Different clinical approaches adopted when discussing treatment options with older kidney failure patients

Kidney specialists differ in their approaches to treatment decision-making with older patients with kidney failure, with many nephrologists not describing conservative management and some limiting patients’ role in decision making, according to a study published in the Clinical Journal of the American Society of Nephrology. Four different approaches to decision-making were ... read more


Undetectable HIV is untransmittable, says PARTNER 2

Results from PARTNER2 presented July 25, 2018 at the International AIDS Conference 2018 in Amsterdam showed zero linked transmissions after nearly 77,000 condomless sex acts between serodiscordant gay couples in which the HIV-positive partner had a suppressed viral load. ... read more


Integrating psychological screening into medical care increases psychological referral rates in young patients with abdominal pain

Systematic screening for anxiety, pain, and pain-related disability as a routine part of medical care can be reliably implemented with clinically meaningful results. Psychological screening integrated into medical care can significantly increase psychological referral rates for young... read more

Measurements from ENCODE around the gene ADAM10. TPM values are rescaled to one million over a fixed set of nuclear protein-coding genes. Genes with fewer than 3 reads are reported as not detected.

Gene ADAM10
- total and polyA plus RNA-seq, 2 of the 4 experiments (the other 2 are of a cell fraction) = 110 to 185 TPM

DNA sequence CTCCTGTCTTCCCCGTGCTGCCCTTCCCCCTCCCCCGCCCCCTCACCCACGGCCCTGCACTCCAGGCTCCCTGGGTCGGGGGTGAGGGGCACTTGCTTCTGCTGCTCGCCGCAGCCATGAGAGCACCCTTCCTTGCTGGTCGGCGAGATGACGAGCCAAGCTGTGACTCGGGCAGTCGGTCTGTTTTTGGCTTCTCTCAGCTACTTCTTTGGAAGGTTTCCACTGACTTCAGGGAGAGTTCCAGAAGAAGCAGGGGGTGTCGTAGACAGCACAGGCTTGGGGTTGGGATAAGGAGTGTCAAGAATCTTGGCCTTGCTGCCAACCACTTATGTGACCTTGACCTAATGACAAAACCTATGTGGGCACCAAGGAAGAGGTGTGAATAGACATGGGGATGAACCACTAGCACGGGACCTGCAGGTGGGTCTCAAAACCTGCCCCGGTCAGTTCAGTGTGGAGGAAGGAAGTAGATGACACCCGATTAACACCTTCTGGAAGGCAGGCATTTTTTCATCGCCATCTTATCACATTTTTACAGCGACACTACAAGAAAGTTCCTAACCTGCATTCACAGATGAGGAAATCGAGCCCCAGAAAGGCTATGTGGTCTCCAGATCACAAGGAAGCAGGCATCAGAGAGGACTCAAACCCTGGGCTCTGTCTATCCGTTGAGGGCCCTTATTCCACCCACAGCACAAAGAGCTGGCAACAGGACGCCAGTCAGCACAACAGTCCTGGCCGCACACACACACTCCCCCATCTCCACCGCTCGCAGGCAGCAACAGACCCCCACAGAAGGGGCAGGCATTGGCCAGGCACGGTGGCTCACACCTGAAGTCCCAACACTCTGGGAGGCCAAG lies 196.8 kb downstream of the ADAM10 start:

Mediterranean diet may slow the progression of disease in patients with psoriasis

Results from the NutriNet-Santé Cohort published online July 25, 2018 in JAMA Dermatology show a statistically significant inverse association between adherence to the Mediterranean diet and severity of psoriasis. Patients with severe psoriasis had low levels of adherence to the Mediterranean diet. Hence, an optimized diet should be part of the multidisciplinary management ... read more


eMedi Humor
Medicolegal Corner
eMedi Quiz
1. The sample should be kept at 4°C.
2. The sample should be incubated at 37°C.
3. The sample should be refrigerated deep freezer.
4. The sample should be refrigerated for the initial 3 hours and then incubated at 37°C.
Lifestyle Updates
 
Inspirational Story 1: Have lunch with God - bring chips!
Inspirational Story 2: A box of kisses
Less than 10% people infected with hepatitis are aware of the condition
Urgent awareness initiatives and prevention need of the hour
 
New Delhi, 28 July 2018: Recent estimates by the World Health Organization (WHO) have indicated that less than 10% of those infected with viral hepatitis are aware of this potentially life-threatening condition. Such lack of awareness and treatment can cause progressive liver damage and life-threatening conditions such as fibrosis and liver cancer. This can further result in about 4.1 lakh deaths in the country every year.

Viral hepatitis remains a major public health challenge in India with intermediate to high endemicity of hepatitis B. The hepatitis B virus infection is a big cause of viral hepatitis and about 3% to 5% of the Indian population is a carrier of the infection. The most common route of transmission in India is from mother to child.

To Read More or Comment, Click Here